No one can accuse the English of failing to make an entrance for Mexico 1970. Having downed several bottles of Dutch courage on the plane, jittery flier Jeff Astle arrived steaming drunk. Bobby Moore didn't turn up at all: After England's warmup match in Colombia, he was arrested on suspicion of shoplifting. Moore and teammate Bobby Charlton were both questioned about the disappearance of a bracelet from the gift shop at their hotel, and after a witness fingered Moore, he was charged. After lobbying from British Prime Minister Harold Wilson, Moore was released and made his way to Mexico, where the press branded England "a team of thieves and drunks." It wasn't until 1975 that Moore received confirmation from the Colombian authorities that they would not be pursuing his case any further.

Adidas has established a close relationship with the World Cup, developing official match balls since 1970. But it hasn't always been a happy one. In 1974, the Scotland team was embroiled in a money row with the kit makers that had manager Willie Ormond considering his position. Adidas wouldn't meet his price for sponsoring the team, so it trained with any trace of the famous logo covered up with boot polish. Things got worse when Puma man Johan Cruyff forced the Dutch football association to make a special kit for him featuring only two stripes, and the boot polish was back in 1978 when France decided it didn't think much of the cash on offer from Adidas either.

There's something about sending a group of men abroad with their coaches that renders the former children and the latter grumpy parents. In 1934, German coach Otto Nerz sent defender Sigmund Haringer home ahead of the third-place playoff against Austria for eating an orange. Apparently a dabbler in the science of nutrition, Nerz had decided that the players would only be allowed milk on the train journey from Rome, where they'd just been beaten by Czechoslovakia, to Naples. But he caught a starving Haringer tucking into the orange and gave him his marching orders there and then.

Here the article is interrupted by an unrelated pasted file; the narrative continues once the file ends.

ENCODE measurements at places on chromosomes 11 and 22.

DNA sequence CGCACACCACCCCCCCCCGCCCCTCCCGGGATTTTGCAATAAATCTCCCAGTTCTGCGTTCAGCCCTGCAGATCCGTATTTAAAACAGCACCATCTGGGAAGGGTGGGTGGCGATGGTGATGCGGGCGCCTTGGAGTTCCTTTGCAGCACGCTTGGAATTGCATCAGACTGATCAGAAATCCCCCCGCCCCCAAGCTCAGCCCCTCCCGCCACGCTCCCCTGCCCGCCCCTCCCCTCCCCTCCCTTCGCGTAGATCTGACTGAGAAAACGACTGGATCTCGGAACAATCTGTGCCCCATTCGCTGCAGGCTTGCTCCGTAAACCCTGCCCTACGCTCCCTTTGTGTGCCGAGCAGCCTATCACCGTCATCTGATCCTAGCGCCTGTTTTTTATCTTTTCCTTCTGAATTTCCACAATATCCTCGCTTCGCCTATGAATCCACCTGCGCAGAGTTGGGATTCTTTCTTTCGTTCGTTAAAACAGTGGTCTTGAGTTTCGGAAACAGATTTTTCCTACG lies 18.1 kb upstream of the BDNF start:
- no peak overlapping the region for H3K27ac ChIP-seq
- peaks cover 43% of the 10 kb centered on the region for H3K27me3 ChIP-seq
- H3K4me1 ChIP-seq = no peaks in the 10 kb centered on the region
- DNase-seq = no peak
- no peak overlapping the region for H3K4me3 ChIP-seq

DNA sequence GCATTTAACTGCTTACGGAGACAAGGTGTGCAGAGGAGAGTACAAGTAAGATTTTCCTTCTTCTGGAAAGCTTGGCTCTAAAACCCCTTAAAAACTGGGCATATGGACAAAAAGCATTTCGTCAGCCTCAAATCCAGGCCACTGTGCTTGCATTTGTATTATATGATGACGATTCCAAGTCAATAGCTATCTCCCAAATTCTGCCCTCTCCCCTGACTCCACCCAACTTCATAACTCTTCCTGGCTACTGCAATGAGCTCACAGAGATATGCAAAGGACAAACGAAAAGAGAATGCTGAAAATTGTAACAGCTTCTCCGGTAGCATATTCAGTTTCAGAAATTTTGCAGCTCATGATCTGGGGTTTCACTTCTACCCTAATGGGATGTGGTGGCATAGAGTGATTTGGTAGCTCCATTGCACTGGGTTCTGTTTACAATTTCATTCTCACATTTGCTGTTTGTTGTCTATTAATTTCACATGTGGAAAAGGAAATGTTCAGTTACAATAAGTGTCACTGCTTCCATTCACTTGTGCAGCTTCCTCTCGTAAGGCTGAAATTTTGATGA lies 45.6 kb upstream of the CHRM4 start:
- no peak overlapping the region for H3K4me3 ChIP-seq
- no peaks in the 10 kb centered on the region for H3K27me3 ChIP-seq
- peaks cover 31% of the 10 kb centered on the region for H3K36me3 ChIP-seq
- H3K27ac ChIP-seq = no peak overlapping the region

Years later, in 1962, Spain traveled to Chile under Helenio Herrara, who would later become the god of Internazionale. Bringing new meaning to the phrase "control freak," Herrara was never too keen on star player Alfredo di Stefano, who wasn't scared to speak up if he didn't like the manager's ideas. The striker was carrying a bit of an injury when the squad got to Chile; two days before Spain's opener against Czechoslovakia, Herrara was reported to have gone in hard on Di Stefano in training, ruling him out of the tournament.

Argentine defender Alberto Tarantini struck a blow for disgruntled players everywhere, mind you. In 1978, the World Cup circus traveled to Argentina, where the oppressive regime of General Videla's military junta made anybody who stood in its way "disappear" -- or who made the place look untidy when the world's camera crews arrived. After the home nation beat Peru 6-0 to earn a place in the final, Videla turned up in the dressing room to congratulate the players. In the showers, Tarantini, who had lost friends to the regime, made sure he gave his undercarriage a rigorous lather right up until the moment the General reached him to shake his hand, which he enthusiastically proffered. Videla grimaced; Tarantini had to find a new club overseas.